Murder She Didn’t Write

Murder She Didn't Write.jpg

Pleasance Courtyard – Pleasance Beyond
August 1st– 27th (17.00)

As we are told at the beginning by the narrator/detective everything we are about to witness is entirely improvised. I wondered how this was possible in the context of a play being – outside of ‘Whose line is it anyway’ – something of an improv virgin but soon I found out the ingenuity of the enterprise. Basically we were dealing with a real life Cluedo in which the stock characters found themselves involved in a murderous situation and we have to guess which one of them has committed the crime. The scene of the crime and vital object are decided by the audience by shouting out suggestions whilst a single audience member chose the victim and murderer by picking cards ( unknown to anyone except himself and the actors). In this rather inventive way the audience helps to create the show – and a unique show every time.

The show has grown, and we feel it’s a real challenge to keep it within the sixty minutes after performing it as a two-act interval show.
Read the full interview


This was how we ended up placing the characters in the setting of a Penguin festival, our mysterious object being some chocolate in the shape of a kilt. From this bizarre starting point one had to wonder how the actors would manage to create something that worked and allowed us to suspend our disbelief enough to enter into the fun. My misgivings were swept away initially by the sheer gusto with which the performers threw themselves into it. They came up with some truly inspired skits about penguin training and the cloak and dagger world of the international chocolate trade. There were some marvellously silly scenes such as sensitive penguin trainer Miss Gold giving her ailing penguin Tony mouth to beak resuscitation or a heated argument about chocolate piracy in a crows nest. I found myself entering into the surreal vision they were creating, made that much more enjoyable because I felt that we the audience had helped in some small way to create it.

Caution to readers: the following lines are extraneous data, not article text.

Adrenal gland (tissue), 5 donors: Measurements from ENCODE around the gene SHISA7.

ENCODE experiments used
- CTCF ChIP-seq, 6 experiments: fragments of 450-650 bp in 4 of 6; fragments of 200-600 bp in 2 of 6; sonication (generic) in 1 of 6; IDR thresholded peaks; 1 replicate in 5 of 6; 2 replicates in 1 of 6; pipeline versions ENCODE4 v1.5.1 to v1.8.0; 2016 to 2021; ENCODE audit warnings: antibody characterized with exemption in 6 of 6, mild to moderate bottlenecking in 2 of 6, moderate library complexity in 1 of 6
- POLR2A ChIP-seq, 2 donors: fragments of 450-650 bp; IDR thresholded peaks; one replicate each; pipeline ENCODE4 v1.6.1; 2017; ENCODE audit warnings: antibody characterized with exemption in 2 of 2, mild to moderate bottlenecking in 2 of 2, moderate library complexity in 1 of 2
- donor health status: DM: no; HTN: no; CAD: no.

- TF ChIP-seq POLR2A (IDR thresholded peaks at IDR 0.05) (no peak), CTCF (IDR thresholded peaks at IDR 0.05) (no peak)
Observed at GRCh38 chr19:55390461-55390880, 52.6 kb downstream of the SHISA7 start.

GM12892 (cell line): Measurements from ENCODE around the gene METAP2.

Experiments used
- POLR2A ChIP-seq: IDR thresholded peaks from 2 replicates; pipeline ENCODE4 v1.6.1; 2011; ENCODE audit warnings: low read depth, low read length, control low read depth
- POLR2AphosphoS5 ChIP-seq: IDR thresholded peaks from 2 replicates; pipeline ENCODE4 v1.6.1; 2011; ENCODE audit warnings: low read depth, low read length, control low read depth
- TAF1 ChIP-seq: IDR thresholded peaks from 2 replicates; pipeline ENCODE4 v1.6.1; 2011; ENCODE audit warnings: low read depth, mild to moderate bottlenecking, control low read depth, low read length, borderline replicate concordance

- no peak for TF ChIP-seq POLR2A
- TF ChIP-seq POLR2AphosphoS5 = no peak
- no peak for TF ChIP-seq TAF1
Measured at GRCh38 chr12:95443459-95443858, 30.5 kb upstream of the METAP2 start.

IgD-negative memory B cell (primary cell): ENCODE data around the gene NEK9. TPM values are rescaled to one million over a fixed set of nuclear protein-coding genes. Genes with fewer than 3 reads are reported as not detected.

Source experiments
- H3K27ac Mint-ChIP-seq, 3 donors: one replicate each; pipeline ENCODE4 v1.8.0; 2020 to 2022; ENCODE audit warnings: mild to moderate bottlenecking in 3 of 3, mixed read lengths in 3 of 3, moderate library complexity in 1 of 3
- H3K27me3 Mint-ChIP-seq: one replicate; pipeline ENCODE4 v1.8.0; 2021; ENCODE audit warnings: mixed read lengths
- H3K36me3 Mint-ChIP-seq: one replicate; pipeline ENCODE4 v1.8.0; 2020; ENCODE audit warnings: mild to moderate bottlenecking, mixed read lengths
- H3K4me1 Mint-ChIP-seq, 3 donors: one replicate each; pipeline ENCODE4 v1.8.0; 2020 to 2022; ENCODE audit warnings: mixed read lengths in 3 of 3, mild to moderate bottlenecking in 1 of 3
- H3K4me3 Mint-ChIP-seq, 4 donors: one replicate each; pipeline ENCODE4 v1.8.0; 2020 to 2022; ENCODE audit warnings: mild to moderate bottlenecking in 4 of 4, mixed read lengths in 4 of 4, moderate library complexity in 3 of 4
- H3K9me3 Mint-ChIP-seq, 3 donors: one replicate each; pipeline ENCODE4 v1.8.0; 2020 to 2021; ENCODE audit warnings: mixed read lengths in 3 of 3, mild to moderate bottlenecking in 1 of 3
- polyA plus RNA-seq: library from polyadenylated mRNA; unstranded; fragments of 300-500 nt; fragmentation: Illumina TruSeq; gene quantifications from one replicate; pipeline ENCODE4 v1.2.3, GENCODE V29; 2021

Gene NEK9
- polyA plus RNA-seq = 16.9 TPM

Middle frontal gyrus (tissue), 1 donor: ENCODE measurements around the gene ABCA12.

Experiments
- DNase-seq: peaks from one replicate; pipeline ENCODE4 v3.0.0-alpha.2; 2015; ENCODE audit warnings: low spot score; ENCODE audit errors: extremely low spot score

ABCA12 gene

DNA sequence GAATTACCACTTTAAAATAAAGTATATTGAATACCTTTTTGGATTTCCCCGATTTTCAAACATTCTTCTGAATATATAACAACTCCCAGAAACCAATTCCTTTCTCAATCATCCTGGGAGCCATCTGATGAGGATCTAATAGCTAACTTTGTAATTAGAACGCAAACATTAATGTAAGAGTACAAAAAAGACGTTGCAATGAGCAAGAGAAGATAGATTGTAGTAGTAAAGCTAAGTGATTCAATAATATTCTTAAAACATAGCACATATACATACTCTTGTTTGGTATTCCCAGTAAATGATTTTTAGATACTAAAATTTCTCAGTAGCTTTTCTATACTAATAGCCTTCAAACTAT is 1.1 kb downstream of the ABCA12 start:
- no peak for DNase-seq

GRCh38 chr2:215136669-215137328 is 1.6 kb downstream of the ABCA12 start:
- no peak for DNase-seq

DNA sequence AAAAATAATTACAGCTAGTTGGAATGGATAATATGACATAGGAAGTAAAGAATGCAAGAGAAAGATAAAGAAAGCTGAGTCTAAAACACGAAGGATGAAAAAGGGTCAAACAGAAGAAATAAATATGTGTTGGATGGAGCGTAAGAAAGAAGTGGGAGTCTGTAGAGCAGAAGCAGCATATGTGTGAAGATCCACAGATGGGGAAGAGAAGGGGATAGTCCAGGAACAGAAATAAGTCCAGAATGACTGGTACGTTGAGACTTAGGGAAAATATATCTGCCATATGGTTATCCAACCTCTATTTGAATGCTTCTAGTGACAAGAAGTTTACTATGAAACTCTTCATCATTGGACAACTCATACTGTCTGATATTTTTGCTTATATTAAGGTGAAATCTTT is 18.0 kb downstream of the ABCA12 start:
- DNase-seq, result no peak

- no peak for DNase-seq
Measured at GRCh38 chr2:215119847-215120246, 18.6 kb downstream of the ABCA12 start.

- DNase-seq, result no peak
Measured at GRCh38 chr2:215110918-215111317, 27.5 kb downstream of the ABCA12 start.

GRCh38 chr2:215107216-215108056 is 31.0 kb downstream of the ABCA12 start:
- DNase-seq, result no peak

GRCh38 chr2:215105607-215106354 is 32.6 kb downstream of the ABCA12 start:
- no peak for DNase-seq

The live piano accompaniment and the painted drawing room set were both reminiscent of the kind of church hall am-dram productions that the play was also in its own subtle way spoofing. They added to the atmosphere and charm of the show. For the first part of the show it was impressive how the flights of fancy seemed to flow and the jokes seemed to come easily to the cast. They seemed to be having fun trying to outdo each other with the quality of their silly chocolate related puns. The characterisations were bold and colourful and the costumes helped to create a strong cartoonish identity to each one reminiscent of the characters in the original game of Cludeo ( we even had a Miss Scarlet). I found it enjoyable seeing how the performers found ways to draw the characters together and create intrigue between them which gave the latter half of the play a real sense of unpredictability in terms of the ultimate outcome.

However as I’m given to understand is sometimes a problem with improvised theatre about two thirds of the way through, a little after the murder itself it all rather started to run out of steam. There was some noticeable stalling from the cast at times, things didn’t flow quite as effortlessly and the jokes either took the form of increasingly laboured puns or tumbled over their own ridiculousness into implausibility. I ceased to believe in their silly world and the spell was rather broken. Overall though there was enough laughter and good natured fun to forgive the slightly fumbled ending and I was certainly impressed with the quick fire skills of all concerned and the imagination and talent such an enterprise clearly takes.

Ian Pepper


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